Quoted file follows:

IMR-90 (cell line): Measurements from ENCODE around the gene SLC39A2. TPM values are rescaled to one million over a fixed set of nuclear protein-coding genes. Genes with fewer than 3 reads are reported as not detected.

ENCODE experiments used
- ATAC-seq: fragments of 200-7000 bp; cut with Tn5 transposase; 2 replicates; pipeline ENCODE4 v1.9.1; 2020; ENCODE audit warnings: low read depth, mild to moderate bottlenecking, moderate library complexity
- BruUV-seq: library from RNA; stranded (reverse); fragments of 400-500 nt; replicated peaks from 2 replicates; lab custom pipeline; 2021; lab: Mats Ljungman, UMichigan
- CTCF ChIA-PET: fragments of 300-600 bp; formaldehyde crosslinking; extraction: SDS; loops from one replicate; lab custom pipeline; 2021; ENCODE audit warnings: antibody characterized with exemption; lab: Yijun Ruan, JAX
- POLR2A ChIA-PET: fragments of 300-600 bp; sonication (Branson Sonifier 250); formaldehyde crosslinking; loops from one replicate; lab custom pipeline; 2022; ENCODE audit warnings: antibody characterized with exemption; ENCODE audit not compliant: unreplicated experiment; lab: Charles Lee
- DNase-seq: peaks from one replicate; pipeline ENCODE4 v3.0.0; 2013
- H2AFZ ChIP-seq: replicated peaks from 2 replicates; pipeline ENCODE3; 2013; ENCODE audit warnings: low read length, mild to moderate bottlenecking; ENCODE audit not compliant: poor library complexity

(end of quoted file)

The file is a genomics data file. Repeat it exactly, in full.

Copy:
IMR-90 (cell line): Measurements from ENCODE around the gene SLC39A2. TPM values are rescaled to one million over a fixed set of nuclear protein-coding genes. Genes with fewer than 3 reads are reported as not detected.

ENCODE experiments used
- ATAC-seq: fragments of 200-7000 bp; cut with Tn5 transposase; 2 replicates; pipeline ENCODE4 v1.9.1; 2020; ENCODE audit warnings: low read depth, mild to moderate bottlenecking, moderate library complexity
- BruUV-seq: library from RNA; stranded (reverse); fragments of 400-500 nt; replicated peaks from 2 replicates; lab custom pipeline; 2021; lab: Mats Ljungman, UMichigan
- CTCF ChIA-PET: fragments of 300-600 bp; formaldehyde crosslinking; extraction: SDS; loops from one replicate; lab custom pipeline; 2021; ENCODE audit warnings: antibody characterized with exemption; lab: Yijun Ruan, JAX
- POLR2A ChIA-PET: fragments of 300-600 bp; sonication (Branson Sonifier 250); formaldehyde crosslinking; loops from one replicate; lab custom pipeline; 2022; ENCODE audit warnings: antibody characterized with exemption; ENCODE audit not compliant: unreplicated experiment; lab: Charles Lee
- DNase-seq: peaks from one replicate; pipeline ENCODE4 v3.0.0; 2013
- H2AFZ ChIP-seq: replicated peaks from 2 replicates; pipeline ENCODE3; 2013; ENCODE audit warnings: low read length, mild to moderate bottlenecking; ENCODE audit not compliant: poor library complexity